With Disney’s $66B acquisition of key 21st Century Fox assets, today marks the dismantling of a legendary studio that got its start all the way back in 1904 — about a century ahead of the iconic New York Street set (and the lamented poor cell-reception in Building 88) of the Pico Boulevard lot. Times have suddenly changed and the dust will be a while in settling.

The long and storied history of 20th Century Fox (pre-Rupert Murdoch) began when Hungarian immigrant William Fox started screening hand-cranked films in 1904 New York. From there grew a 25-chain set of theaters in the city. In 1915, Fox left NY for LA, shaping such movie stars as Tom Mix, Theda Bara, and boxing champ turned actor George O’Brien. In 1935, the company merged with 20th Century Pictures founded by the legendary Darryl F Zanuck, and Joseph M Schenck, and creating 20th Century Fox.

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From then, it was on to such classics as the classically embattled Cleopatra, the Oscar-winning The Sound Of Music and 1977’s light saber heard through the galaxy, Star Wars Episode IV: A New Hope. More recently James Cameron’s Avatar became the No. 1 all-time biggest grossing film at the worldwide box office with $2.8B in 2010 (not forgetting 1997’s $2.2B grosser Titanic, also from Cameron and an epic that was inducted into the Library of Congress’ National Film Registry this week).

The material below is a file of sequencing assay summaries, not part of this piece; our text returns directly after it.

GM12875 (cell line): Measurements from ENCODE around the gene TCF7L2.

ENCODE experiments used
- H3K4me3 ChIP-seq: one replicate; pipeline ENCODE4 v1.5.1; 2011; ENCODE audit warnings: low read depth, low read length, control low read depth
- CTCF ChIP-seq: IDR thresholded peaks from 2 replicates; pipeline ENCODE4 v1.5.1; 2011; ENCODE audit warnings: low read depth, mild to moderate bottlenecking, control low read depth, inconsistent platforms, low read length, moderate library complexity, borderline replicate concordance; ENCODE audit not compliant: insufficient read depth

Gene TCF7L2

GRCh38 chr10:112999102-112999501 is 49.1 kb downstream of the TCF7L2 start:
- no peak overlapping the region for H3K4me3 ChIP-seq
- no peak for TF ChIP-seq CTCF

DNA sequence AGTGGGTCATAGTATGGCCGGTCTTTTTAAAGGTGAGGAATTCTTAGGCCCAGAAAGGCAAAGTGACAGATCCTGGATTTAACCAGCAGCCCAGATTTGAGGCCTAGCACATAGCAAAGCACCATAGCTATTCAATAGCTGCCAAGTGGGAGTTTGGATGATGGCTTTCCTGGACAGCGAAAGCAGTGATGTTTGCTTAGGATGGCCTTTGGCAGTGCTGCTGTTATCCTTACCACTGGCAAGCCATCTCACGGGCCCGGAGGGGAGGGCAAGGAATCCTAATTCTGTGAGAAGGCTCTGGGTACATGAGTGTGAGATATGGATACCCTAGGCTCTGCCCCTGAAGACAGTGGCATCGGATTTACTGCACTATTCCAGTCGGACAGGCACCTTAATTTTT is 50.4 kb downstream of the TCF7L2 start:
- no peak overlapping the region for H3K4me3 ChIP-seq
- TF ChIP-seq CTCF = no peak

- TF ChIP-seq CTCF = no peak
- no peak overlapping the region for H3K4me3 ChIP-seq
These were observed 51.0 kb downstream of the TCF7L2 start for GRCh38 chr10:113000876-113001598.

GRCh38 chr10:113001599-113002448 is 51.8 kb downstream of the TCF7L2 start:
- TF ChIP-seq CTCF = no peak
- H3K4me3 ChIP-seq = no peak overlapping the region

Rupert Murdoch’s News Corporation bought into Fox in 1981 and completed an ownership deal in 1984. It launched the Fox Broadcasting Company in 1986.

Here’s a look at a select few of the pivotal moments in Fox’s history since Murdoch took over the Pico lot:

Fox

1989: The Simpsons begins airing and ultimately becomes the longest-running American sitcom, the longest-running American animated program and the longest-running American scripted prime-time series

1993: The X-Files begins airing; makes a generation “want to believe” and spawns a pair of movies plus a recent reboot

1996: Fox News Channel launches

1997: Titanic (released domestically by co-finance partner Paramount in December that year) bows and becomes the first movie to gross $1B worldwide

2005: MySpace is acquired for $580M in a deal that became perhaps Rupert Murdoch’s biggest misstep. In 2011, the social network was sold to investors including Justin Timberlake for $35M, and in 2016 ends up with Time for a fraction of that.

2007: News Corp buys The Wall Street Journal publisher Dow Jones & Co, ending decades of family control.

2009: Titanic helmer James Cameron breaks his own record with Avatar becoming the highest grossing movie of all time. It retains the title worldwide and internationally, but cedes the domestic crown to Disney’s Star Wars: The Force Awakens in 2015

news of the world

2011: News Corporation is embroiled in a phone-hacking scandal, forcing the closing of the News Of The World newspaper and prompting a detailed investigation into news-gathering practices in the UK and tarnishing several Murdoch lieutenants

2013: News Corp spins off of the media and publishing business and the entertainment assets into two entities

2016: Sexual harassment allegations begin to rock Fox News leading to the eventual firing of founder Roger Ailes and star anchor Bill O’Reilly

2017: In a deal worth $66.1B including debt, Fox sells most of its assets to Disney